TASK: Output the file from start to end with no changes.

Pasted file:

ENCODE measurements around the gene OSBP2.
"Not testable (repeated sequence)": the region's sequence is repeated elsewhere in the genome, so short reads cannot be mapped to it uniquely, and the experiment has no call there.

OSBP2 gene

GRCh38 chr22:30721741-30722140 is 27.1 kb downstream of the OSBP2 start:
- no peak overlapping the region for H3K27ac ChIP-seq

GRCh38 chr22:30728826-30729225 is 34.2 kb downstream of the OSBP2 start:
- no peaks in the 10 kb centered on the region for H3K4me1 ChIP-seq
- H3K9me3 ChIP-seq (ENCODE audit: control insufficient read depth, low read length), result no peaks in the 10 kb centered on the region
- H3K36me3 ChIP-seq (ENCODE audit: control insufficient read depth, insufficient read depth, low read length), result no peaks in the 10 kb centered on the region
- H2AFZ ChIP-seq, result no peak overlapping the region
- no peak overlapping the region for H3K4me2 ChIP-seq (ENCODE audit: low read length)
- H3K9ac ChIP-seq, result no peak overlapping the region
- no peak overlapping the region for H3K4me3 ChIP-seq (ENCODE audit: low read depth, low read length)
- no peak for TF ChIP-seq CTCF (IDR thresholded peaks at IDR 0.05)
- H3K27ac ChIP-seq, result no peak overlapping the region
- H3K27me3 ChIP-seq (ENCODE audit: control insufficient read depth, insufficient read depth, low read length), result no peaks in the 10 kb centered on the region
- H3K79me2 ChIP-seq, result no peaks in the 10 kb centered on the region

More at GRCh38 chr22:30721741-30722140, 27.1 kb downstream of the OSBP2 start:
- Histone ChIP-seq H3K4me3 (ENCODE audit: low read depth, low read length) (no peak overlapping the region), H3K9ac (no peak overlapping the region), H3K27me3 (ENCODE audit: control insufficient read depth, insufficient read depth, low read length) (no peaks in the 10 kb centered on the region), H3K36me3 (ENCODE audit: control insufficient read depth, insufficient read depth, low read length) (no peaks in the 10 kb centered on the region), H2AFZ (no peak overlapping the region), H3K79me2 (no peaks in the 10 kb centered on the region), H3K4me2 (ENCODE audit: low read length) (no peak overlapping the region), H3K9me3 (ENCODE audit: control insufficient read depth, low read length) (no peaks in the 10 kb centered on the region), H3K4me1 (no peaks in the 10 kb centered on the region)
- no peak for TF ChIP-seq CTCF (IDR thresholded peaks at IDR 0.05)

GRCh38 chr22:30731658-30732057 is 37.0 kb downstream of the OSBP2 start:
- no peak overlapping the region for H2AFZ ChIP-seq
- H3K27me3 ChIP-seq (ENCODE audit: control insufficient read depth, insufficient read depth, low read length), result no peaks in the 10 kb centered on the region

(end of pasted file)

ENCODE measurements around the gene OSBP2.
"Not testable (repeated sequence)": the region's sequence is repeated elsewhere in the genome, so short reads cannot be mapped to it uniquely, and the experiment has no call there.

OSBP2 gene

GRCh38 chr22:30721741-30722140 is 27.1 kb downstream of the OSBP2 start:
- no peak overlapping the region for H3K27ac ChIP-seq

GRCh38 chr22:30728826-30729225 is 34.2 kb downstream of the OSBP2 start:
- no peaks in the 10 kb centered on the region for H3K4me1 ChIP-seq
- H3K9me3 ChIP-seq (ENCODE audit: control insufficient read depth, low read length), result no peaks in the 10 kb centered on the region
- H3K36me3 ChIP-seq (ENCODE audit: control insufficient read depth, insufficient read depth, low read length), result no peaks in the 10 kb centered on the region
- H2AFZ ChIP-seq, result no peak overlapping the region
- no peak overlapping the region for H3K4me2 ChIP-seq (ENCODE audit: low read length)
- H3K9ac ChIP-seq, result no peak overlapping the region
- no peak overlapping the region for H3K4me3 ChIP-seq (ENCODE audit: low read depth, low read length)
- no peak for TF ChIP-seq CTCF (IDR thresholded peaks at IDR 0.05)
- H3K27ac ChIP-seq, result no peak overlapping the region
- H3K27me3 ChIP-seq (ENCODE audit: control insufficient read depth, insufficient read depth, low read length), result no peaks in the 10 kb centered on the region
- H3K79me2 ChIP-seq, result no peaks in the 10 kb centered on the region

More at GRCh38 chr22:30721741-30722140, 27.1 kb downstream of the OSBP2 start:
- Histone ChIP-seq H3K4me3 (ENCODE audit: low read depth, low read length) (no peak overlapping the region), H3K9ac (no peak overlapping the region), H3K27me3 (ENCODE audit: control insufficient read depth, insufficient read depth, low read length) (no peaks in the 10 kb centered on the region), H3K36me3 (ENCODE audit: control insufficient read depth, insufficient read depth, low read length) (no peaks in the 10 kb centered on the region), H2AFZ (no peak overlapping the region), H3K79me2 (no peaks in the 10 kb centered on the region), H3K4me2 (ENCODE audit: low read length) (no peak overlapping the region), H3K9me3 (ENCODE audit: control insufficient read depth, low read length) (no peaks in the 10 kb centered on the region), H3K4me1 (no peaks in the 10 kb centered on the region)
- no peak for TF ChIP-seq CTCF (IDR thresholded peaks at IDR 0.05)

GRCh38 chr22:30731658-30732057 is 37.0 kb downstream of the OSBP2 start:
- no peak overlapping the region for H2AFZ ChIP-seq
- H3K27me3 ChIP-seq (ENCODE audit: control insufficient read depth, insufficient read depth, low read length), result no peaks in the 10 kb centered on the region